“Volcán de Pacaya y Terrenos Adyacentes: ‘Golpe de Vista Que Ha Pintado Un Curioso y Demuestra El Bolcán Desde El Paraxe No 1 En Que Se Puso a Reconocerlo.’” Guatemala, July 26, 1775. MP-GUATEMALA, 315. Archivo General de Indias.
AGI. “Perspectiva del Bolcan de Tunguragua en la Provincia de Quito y de Su Erupción el Día 23 de Abril de 1773.” Quito, August 16, 1773. MP-PANAMA,180. Archivo General de Indias.
Martín de Murúa was a Basque Mercedarian friar who wrote the Historia General del Piru (c.1580-1616), an illustrated history of what are today the South American nations of Colombia, Ecuador, Peru, and Bolivia. Murúa arrived in Peru in the early 1580s and traveled extensively as a missionary and translator of Quechua and Spanish in the… Read More Plotting Pachakuti: Incan Conquest Sites in the Galvin Murúa
Citation Paige, Jeffery M. Indigenous Revolution in Ecuador and Bolivia, 1990-2005. Tucson: The University of Arizona Press, 2020.
Ecuador virus cases plunged 37% in August, the most in South America after Brazil (40%), according to the WHO. In comparison, neighbors Colombia and Peru saw cases jump by 8% and 67%, respectively, in the same time period. On average, South American daily confirmed virus cases rose 35% in August, the data show. To be… Read More Flattening the Curve: Ecuador and Brazil Pull Ahead in August
Ecuador won approval to restructure about a third of its international bonds this week, alleviating part of the fiscal hangover from the Correa administration’s ruinous decade in power. But while Finance Minister Richard Martínez negotiates with the country’s creditors abroad, a deeper debate about the nation’s historical debts is still needed at home. Behind Ecuador’s… Read More Ecuador Credit Talks Silent on Debts to History
Max Fisher, an international reporter and columnist for The New York Times, kicked off a debate last month about the “Latin Americanization” of the U.S. being the “defining trend of our time, arguably even more than right-wing populism.” Fisher later deleted his post and apologized, saying he hadn’t intended to imply that U.S. problems come… Read More Spotting Trends: ‘Bad Hombres’ in the News
(This article was originally published by the Institute for the Study of the Americas at The University of North Carolina at Chapel Hill.) I’ve watched the coronavirus crisis unfold from a quiet street in the suburbs of Quito, where I’m living with my family while on a research fellowship in Ecuador. After an early outbreak… Read More Dispatch from Quito: Coronavirus and La Cuarentena in Ecuador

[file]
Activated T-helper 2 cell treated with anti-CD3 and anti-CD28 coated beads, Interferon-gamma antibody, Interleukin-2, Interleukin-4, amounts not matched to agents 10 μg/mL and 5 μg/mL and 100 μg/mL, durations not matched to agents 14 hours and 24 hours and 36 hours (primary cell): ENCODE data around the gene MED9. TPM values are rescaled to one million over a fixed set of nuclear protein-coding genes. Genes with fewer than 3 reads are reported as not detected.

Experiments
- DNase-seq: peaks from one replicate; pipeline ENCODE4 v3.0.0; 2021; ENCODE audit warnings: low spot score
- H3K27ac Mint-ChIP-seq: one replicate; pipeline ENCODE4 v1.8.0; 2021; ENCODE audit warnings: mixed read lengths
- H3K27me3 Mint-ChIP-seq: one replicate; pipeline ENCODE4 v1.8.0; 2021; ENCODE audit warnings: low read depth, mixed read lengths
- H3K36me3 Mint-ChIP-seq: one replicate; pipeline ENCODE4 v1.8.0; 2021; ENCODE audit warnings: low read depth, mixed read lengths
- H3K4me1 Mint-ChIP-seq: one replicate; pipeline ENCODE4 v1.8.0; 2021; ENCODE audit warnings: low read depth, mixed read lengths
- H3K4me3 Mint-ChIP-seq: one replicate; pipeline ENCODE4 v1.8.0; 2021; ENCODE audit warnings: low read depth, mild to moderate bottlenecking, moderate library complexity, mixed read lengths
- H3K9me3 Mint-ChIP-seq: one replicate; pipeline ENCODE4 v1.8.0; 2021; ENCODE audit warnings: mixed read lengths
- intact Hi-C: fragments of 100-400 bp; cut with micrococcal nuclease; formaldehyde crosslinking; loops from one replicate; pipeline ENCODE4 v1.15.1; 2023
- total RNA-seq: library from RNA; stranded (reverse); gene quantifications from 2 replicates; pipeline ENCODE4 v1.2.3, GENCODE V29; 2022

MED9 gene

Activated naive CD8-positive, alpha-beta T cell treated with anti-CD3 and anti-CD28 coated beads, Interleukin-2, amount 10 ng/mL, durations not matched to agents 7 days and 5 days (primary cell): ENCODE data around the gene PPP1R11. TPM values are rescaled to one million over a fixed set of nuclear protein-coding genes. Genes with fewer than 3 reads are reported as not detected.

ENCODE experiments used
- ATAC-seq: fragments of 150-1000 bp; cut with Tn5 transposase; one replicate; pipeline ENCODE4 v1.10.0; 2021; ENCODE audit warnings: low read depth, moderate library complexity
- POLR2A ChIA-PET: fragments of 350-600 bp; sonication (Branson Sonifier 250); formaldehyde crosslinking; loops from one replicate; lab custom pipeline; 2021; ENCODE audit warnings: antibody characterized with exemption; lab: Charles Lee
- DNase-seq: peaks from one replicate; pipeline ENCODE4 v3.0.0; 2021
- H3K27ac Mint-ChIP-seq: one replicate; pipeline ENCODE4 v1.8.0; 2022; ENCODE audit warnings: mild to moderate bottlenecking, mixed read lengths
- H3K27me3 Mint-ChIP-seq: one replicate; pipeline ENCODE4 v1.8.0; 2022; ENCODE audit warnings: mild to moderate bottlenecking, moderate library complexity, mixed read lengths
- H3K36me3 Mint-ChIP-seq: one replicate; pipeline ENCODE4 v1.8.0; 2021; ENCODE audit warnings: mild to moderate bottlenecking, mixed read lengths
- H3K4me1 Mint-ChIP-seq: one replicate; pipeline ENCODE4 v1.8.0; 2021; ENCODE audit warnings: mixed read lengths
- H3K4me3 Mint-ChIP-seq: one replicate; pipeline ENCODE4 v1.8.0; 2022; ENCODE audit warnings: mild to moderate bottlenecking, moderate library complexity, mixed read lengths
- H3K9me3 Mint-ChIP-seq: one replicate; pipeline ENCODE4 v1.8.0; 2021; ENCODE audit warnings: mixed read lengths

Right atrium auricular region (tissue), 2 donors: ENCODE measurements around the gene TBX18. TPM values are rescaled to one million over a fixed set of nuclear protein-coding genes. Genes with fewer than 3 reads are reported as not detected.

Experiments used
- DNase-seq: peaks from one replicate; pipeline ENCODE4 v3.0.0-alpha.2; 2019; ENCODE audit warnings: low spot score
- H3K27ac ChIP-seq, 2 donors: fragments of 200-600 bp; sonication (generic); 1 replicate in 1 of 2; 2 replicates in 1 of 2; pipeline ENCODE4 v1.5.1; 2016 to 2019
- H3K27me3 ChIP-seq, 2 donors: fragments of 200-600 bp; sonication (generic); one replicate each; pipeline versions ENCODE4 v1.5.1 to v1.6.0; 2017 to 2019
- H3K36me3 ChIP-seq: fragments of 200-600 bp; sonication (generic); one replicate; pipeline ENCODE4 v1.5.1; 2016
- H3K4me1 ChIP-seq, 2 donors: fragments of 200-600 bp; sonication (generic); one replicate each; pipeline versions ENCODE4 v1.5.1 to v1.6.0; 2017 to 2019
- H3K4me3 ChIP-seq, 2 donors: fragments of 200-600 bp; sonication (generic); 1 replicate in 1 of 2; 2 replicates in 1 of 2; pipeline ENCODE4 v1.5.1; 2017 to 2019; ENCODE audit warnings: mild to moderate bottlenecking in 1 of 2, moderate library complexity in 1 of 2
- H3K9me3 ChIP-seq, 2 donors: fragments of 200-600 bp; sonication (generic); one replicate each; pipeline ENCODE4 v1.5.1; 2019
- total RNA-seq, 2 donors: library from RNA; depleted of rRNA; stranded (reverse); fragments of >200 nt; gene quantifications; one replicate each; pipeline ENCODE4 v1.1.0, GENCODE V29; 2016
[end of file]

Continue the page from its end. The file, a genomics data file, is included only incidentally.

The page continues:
Landslides severed Ecuador’s two oil pipelines last week, spilling heavy crude into the Coca River in the country’s northeastern Amazon region. Now, amid the ongoing coronavirus crisis, pipeline operators OCP Ecuador and Petroecuador are deploying humanitarian aid to communities downstream and trying to halt the oil before it reaches the Amazon. Emergency teams are also… Read More Ecuador Landslide Deepens Virus Crisis as Oil Pipelines Severed for Weeks
Ecuadorian ex-President Rafael Correa is on trial again, this time for campaign-finance fraud. Three years after a national referendum forced him from office, Correa is being tried in absentia for his alleged role in a scheme to extort government contractors for campaign contributions during his decade in power. Given the number of former Ecuadorian presidents… Read More Ecuador’s Splintered Left on Trial with Correa
Citation Fine-Dare, Kathleen S. Urban Mountain Beings: History, Indigeneity, and Geographies of Time in Quito, Ecuador. Culture, Humanity, and Urban Life. Lanham, Maryland: Lexington Books, 2020.
Citation Gomezjurado Zevallos, Javier. Amor y sexo : en la historia de Quito. Quito: PPL Impresores, 2019.
Citation Connell, Samuel V., Amber Anderson, Chad Gifford, and Ana Lucía González. “Inka Militarism at the Pambamarca Complex in Northern Ecuador.” Latin American Antiquity 30, no. 1 (March 2019): 177–97.
Indigenous elites stood at the intersection of political subjugation and cultural survival in Spanish and Portuguese America. Over more than three centuries they acted as intermediaries between their communities and outsiders, as defenders before the law, and even as collaborators with local power groups in the exploitation of their own people. As such, they wielded… Read More Indigenous Elites: Survival and Subjugation in Colonial Latin America